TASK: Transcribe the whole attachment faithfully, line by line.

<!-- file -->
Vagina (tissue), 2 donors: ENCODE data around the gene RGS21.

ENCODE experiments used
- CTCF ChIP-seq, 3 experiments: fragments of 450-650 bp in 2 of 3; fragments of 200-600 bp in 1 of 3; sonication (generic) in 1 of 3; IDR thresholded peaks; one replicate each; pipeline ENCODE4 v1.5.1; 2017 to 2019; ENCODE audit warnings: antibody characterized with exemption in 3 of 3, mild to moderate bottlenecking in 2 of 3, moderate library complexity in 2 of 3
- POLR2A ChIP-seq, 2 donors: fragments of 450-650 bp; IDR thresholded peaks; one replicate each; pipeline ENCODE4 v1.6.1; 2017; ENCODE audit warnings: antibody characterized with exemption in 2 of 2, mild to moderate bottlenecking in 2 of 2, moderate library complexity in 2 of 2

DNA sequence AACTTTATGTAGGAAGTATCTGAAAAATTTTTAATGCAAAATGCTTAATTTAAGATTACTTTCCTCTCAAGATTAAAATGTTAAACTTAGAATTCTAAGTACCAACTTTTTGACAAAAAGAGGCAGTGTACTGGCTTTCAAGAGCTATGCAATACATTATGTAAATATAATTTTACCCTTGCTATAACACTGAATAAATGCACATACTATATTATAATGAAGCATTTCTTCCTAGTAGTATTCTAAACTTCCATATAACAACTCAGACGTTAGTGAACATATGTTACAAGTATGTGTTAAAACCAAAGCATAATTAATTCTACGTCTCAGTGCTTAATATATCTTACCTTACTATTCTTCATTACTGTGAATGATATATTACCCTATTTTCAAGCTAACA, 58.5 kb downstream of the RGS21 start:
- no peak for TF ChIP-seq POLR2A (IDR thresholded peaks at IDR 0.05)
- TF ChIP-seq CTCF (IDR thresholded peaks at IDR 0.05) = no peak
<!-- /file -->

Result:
Vagina (tissue), 2 donors: ENCODE data around the gene RGS21.

ENCODE experiments used
- CTCF ChIP-seq, 3 experiments: fragments of 450-650 bp in 2 of 3; fragments of 200-600 bp in 1 of 3; sonication (generic) in 1 of 3; IDR thresholded peaks; one replicate each; pipeline ENCODE4 v1.5.1; 2017 to 2019; ENCODE audit warnings: antibody characterized with exemption in 3 of 3, mild to moderate bottlenecking in 2 of 3, moderate library complexity in 2 of 3
- POLR2A ChIP-seq, 2 donors: fragments of 450-650 bp; IDR thresholded peaks; one replicate each; pipeline ENCODE4 v1.6.1; 2017; ENCODE audit warnings: antibody characterized with exemption in 2 of 2, mild to moderate bottlenecking in 2 of 2, moderate library complexity in 2 of 2

DNA sequence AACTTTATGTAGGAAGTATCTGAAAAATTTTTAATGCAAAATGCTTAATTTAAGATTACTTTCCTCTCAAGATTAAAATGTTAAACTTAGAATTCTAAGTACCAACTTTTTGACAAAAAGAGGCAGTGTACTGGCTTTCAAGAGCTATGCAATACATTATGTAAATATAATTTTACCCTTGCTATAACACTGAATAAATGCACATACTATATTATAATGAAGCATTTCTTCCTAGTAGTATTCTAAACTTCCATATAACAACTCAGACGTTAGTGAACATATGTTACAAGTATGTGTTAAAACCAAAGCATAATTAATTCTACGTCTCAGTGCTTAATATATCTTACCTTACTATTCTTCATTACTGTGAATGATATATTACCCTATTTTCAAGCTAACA, 58.5 kb downstream of the RGS21 start:
- no peak for TF ChIP-seq POLR2A (IDR thresholded peaks at IDR 0.05)
- TF ChIP-seq CTCF (IDR thresholded peaks at IDR 0.05) = no peak